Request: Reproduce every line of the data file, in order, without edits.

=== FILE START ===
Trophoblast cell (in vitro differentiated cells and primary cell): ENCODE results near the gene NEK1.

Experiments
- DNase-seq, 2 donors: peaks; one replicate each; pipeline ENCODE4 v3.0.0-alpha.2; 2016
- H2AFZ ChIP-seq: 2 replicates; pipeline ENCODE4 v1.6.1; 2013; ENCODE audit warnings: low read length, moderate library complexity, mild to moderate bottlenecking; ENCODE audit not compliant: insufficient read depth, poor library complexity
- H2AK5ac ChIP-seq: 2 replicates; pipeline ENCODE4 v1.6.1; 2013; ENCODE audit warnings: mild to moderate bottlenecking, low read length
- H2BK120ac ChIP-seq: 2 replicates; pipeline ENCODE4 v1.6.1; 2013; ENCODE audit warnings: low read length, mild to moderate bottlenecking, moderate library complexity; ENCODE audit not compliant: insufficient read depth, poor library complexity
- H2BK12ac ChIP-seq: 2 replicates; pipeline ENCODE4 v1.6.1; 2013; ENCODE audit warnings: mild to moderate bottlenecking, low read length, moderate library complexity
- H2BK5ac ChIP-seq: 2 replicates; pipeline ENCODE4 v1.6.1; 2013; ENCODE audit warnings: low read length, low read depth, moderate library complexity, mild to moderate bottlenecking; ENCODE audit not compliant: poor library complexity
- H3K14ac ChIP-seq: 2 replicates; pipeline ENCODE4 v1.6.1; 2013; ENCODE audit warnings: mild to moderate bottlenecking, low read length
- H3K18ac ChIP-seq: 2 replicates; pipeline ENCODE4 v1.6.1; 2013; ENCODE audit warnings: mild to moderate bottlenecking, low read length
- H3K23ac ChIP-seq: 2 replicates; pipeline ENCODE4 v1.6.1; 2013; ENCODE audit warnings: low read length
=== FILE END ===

Trophoblast cell (in vitro differentiated cells and primary cell): ENCODE results near the gene NEK1.

Experiments
- DNase-seq, 2 donors: peaks; one replicate each; pipeline ENCODE4 v3.0.0-alpha.2; 2016
- H2AFZ ChIP-seq: 2 replicates; pipeline ENCODE4 v1.6.1; 2013; ENCODE audit warnings: low read length, moderate library complexity, mild to moderate bottlenecking; ENCODE audit not compliant: insufficient read depth, poor library complexity
- H2AK5ac ChIP-seq: 2 replicates; pipeline ENCODE4 v1.6.1; 2013; ENCODE audit warnings: mild to moderate bottlenecking, low read length
- H2BK120ac ChIP-seq: 2 replicates; pipeline ENCODE4 v1.6.1; 2013; ENCODE audit warnings: low read length, mild to moderate bottlenecking, moderate library complexity; ENCODE audit not compliant: insufficient read depth, poor library complexity
- H2BK12ac ChIP-seq: 2 replicates; pipeline ENCODE4 v1.6.1; 2013; ENCODE audit warnings: mild to moderate bottlenecking, low read length, moderate library complexity
- H2BK5ac ChIP-seq: 2 replicates; pipeline ENCODE4 v1.6.1; 2013; ENCODE audit warnings: low read length, low read depth, moderate library complexity, mild to moderate bottlenecking; ENCODE audit not compliant: poor library complexity
- H3K14ac ChIP-seq: 2 replicates; pipeline ENCODE4 v1.6.1; 2013; ENCODE audit warnings: mild to moderate bottlenecking, low read length
- H3K18ac ChIP-seq: 2 replicates; pipeline ENCODE4 v1.6.1; 2013; ENCODE audit warnings: mild to moderate bottlenecking, low read length
- H3K23ac ChIP-seq: 2 replicates; pipeline ENCODE4 v1.6.1; 2013; ENCODE audit warnings: low read length